“Citizen Volunteers are the eyes and ears in the community and have played an important role in our community.” She said the organization has members with varied backgrounds and different stages of life. “Someone who has the hours to dedicate to their community would be a great asset.”
Redlands Police Chief Chris Catren notes that while Citizen Volunteers do not take on dangerous duties like sworn officers, “they do virtually everything else. They’re involved in just about everything we do, every aspect. They’re doing it for free. Their level of dedication is just unbelievable.”
CV Coordinator Martin Lemon, a member since 2017, joined the organization to contribute to his community and meet interesting people.
“This organization has allowed me to use the skills and experience I learned working in the private sector to better our community and provide a service. My vision is to continually adapt the organization to meet the needs of the Redlands Police Department and the City of Redlands. We are constantly looking for new ways to provide value and service.
“If you like to be outside and among the community then you might like to patrol the streets, high crime areas, and our parks” Lemon said.
“If you want to see the inside workings of the many special events that take place in Redlands, then this is the place to see it. If you like to do office work and have the skill sets to match, there is probably a place for you. If you like to be around people and develop camaraderie with others then this is a great organization. We just need 16 hours per month.”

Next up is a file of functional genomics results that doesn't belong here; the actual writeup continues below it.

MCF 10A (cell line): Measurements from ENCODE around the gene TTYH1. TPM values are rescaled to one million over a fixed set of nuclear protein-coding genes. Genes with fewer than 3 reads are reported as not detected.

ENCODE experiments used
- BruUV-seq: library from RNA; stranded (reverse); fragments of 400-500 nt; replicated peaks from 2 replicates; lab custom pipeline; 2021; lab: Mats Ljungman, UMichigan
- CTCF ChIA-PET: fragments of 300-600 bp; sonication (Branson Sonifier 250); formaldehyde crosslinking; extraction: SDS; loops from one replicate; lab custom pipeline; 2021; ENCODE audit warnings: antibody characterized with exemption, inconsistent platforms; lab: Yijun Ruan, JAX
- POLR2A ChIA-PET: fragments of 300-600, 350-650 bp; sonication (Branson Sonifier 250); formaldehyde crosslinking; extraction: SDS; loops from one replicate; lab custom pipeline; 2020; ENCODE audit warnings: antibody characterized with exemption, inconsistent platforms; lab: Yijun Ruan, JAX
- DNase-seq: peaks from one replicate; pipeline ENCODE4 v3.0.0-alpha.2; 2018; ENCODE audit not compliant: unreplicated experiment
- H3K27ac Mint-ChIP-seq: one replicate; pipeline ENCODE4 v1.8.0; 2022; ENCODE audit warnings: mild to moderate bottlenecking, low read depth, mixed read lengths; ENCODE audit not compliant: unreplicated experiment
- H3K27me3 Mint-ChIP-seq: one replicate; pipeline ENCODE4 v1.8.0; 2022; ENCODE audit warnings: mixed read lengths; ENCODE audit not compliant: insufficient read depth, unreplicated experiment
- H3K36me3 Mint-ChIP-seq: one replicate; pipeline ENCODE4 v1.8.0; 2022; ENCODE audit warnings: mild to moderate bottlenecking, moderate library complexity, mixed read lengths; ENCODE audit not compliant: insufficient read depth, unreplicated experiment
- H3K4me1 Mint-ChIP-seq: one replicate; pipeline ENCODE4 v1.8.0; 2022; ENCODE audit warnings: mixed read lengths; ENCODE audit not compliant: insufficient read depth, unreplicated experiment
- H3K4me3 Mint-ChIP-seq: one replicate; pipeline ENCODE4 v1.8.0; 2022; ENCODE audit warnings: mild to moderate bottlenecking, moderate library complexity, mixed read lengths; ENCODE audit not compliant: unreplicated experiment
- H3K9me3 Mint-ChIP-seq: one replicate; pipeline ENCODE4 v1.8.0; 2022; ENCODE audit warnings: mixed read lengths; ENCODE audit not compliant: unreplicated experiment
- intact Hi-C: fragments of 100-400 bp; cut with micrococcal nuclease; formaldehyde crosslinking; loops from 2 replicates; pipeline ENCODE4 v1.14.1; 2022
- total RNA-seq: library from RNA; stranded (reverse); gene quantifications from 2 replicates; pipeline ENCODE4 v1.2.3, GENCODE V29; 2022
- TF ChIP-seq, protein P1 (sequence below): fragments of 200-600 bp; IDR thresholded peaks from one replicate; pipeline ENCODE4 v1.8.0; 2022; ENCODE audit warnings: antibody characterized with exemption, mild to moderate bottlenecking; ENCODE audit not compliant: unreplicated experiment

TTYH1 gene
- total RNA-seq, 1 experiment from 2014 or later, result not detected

“I often refer to policing as a ‘team sport,’” Catren said. “And the Citizen Volunteers are integral players on the Redlands Police Department’s team.
“The decades of contributions from its members enable the signature events of the city such as the Bicycle Classic, the Run Through Redlands, the Christmas Parade, the Believe Walk and many more. In fact, in 2019, the volunteers donated approximately 12,000 hours to the department, which is equivalent to nearly six full-time positions. The volunteers touch every part of the department including Patrol, Investigations, Special Events, Administration, Information Technology, and Animal Services.
The Citizen Volunteer Program allows the department to provide a much higher level of public safety services, and I appreciate all that they do for our great city.
“My vision for the Citizen Volunteer Program is to continue to increase the number of active participants to deliver even better services,” Catren said. “I believe that the more we involve community members in the department, the better. Our volunteers are some of our best ambassadors and help us build trust in the community.”